Current Thinking

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Feb 8, 2016 It’s raining today in the District of Columbia. It’s the kind of light, misty rain that persistently dusts coats and umbrellas. It’s the kind of rain that brings with it a slight chill, but pleasant freshness into the air. For most of us, the rain ends when we make our way into homes, office buildings, restaurants, and various other places of shelter throughout the city. But for some of us, there is no relief—the rain is a dampening reminder of reality....

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Feb 5, 2016 In 1995, at the height of the AIDS epidemic in this country, 48,979 people died from HIV-related mortality. In 2014, more than 47,000 Americans died, not from an emerging infectious disease without existing treatment, but from drug overdoses driven in large part by prescription opioids such as fentanyl and oxycodone. This parallel, on which The New York Times recently reported, highlights the new role that overdose has taken as one of today’s worst public...

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Feb 3, 2016 The Department of Justice released powerful recommendations to reduce solitary confinement. President Obama told us why it mattered in a Washington Post op-ed the same day. The Chuck Colson Task Force outlined changes that would—if heeded—reduce the federal prison population by 60,000. Just a few of the things that happened last week. And while Washington was buried under two feet of snow. For those of us working to reform our justice system, these are...

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Feb 1, 2016 The Addressing the Overuse of Segregation in U.S. Prisons and Jails blog series features the voices of various perspectives—from corrections officials and academic experts to advocates and formerly incarcerated people—examining the issues presented by the use of segregated housing and discussing promising strategies for reform.   Over the past few years, there has been a groundswell of support for reforming the use of solitary confinement—also known as...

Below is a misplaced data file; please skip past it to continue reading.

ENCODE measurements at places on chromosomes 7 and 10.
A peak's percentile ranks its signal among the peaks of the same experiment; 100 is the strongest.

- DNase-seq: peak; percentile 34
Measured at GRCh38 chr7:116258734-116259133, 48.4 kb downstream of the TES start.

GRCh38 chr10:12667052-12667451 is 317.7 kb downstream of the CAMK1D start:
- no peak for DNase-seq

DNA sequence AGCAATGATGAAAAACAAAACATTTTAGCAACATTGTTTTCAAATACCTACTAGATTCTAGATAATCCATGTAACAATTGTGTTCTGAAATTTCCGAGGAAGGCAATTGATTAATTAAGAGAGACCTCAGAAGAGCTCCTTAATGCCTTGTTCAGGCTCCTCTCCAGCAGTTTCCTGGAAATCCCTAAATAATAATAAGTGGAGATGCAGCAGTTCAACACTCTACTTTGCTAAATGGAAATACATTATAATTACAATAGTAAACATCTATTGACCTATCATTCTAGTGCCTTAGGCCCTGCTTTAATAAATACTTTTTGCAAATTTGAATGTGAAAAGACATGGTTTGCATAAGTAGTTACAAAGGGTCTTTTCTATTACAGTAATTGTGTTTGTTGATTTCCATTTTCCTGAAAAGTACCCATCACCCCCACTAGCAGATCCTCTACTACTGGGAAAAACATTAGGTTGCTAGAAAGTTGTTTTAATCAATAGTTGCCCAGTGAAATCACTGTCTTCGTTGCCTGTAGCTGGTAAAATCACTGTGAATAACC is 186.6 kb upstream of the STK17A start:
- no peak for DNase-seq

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Jan 14, 2016 In 2012, the majority of the country’s metropolitan regions saw faster growth in suburbs than in cities. By 2014, it was estimated that more than half the U.S. population lives in suburbs. This incredible growth of suburban America has led to tectonic demographic shifts in these communities, which are struggling to keep up with the influx of immigrant populations. In particular, suburban law enforcement agencies have faced challenges with policing...

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Jan 12, 2016 At the close of 2015, two Republican legislators, House Appropriations Chairman Hal Rogers and Senate Majority Leader Mitch McConnell led the charge to effectively lift the federal ban on providing operational support for syringe exchange programs (SEPs). Because of the increase in potential funding, such harm reduction programs will now further expand across the country. This change comes as the United States is experiencing a troubling surge in the...

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Jan 7, 2016 I began my career by serving in different settings as a voice for system-involved youth—on advisory boards and oversight committees locally and nationally. In that short time, I’ve noticed that youth engagement, while well-intentioned, can fall into avoidable pitfalls. Some youth engagement efforts are superficial—they include a small number of young people (sometimes only one) in reform conversations—through advisory boards, taskforces, or councils—to...

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